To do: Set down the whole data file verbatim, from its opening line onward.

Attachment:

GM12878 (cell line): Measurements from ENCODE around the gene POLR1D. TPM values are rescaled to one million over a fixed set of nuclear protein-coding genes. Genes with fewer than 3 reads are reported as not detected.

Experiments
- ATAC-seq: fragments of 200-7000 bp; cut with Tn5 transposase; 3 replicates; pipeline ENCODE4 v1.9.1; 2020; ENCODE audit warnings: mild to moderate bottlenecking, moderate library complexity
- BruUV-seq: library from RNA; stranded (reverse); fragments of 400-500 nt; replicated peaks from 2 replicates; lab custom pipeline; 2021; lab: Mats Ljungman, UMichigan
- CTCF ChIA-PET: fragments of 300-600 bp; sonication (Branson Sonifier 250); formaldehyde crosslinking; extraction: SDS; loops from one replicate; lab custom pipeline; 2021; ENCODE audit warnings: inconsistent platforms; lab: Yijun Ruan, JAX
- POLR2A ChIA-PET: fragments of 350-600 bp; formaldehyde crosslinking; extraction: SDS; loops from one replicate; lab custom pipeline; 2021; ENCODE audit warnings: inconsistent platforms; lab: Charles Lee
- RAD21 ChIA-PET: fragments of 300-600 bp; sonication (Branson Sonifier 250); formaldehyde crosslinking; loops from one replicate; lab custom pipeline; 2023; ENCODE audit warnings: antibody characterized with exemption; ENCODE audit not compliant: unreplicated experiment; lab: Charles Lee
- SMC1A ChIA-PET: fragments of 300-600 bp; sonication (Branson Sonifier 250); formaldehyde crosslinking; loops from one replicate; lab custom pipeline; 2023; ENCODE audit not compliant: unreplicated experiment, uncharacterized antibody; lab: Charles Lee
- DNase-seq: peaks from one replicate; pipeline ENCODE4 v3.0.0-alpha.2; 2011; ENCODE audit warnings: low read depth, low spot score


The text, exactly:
GM12878 (cell line): Measurements from ENCODE around the gene POLR1D. TPM values are rescaled to one million over a fixed set of nuclear protein-coding genes. Genes with fewer than 3 reads are reported as not detected.

Experiments
- ATAC-seq: fragments of 200-7000 bp; cut with Tn5 transposase; 3 replicates; pipeline ENCODE4 v1.9.1; 2020; ENCODE audit warnings: mild to moderate bottlenecking, moderate library complexity
- BruUV-seq: library from RNA; stranded (reverse); fragments of 400-500 nt; replicated peaks from 2 replicates; lab custom pipeline; 2021; lab: Mats Ljungman, UMichigan
- CTCF ChIA-PET: fragments of 300-600 bp; sonication (Branson Sonifier 250); formaldehyde crosslinking; extraction: SDS; loops from one replicate; lab custom pipeline; 2021; ENCODE audit warnings: inconsistent platforms; lab: Yijun Ruan, JAX
- POLR2A ChIA-PET: fragments of 350-600 bp; formaldehyde crosslinking; extraction: SDS; loops from one replicate; lab custom pipeline; 2021; ENCODE audit warnings: inconsistent platforms; lab: Charles Lee
- RAD21 ChIA-PET: fragments of 300-600 bp; sonication (Branson Sonifier 250); formaldehyde crosslinking; loops from one replicate; lab custom pipeline; 2023; ENCODE audit warnings: antibody characterized with exemption; ENCODE audit not compliant: unreplicated experiment; lab: Charles Lee
- SMC1A ChIA-PET: fragments of 300-600 bp; sonication (Branson Sonifier 250); formaldehyde crosslinking; loops from one replicate; lab custom pipeline; 2023; ENCODE audit not compliant: unreplicated experiment, uncharacterized antibody; lab: Charles Lee
- DNase-seq: peaks from one replicate; pipeline ENCODE4 v3.0.0-alpha.2; 2011; ENCODE audit warnings: low read depth, low spot score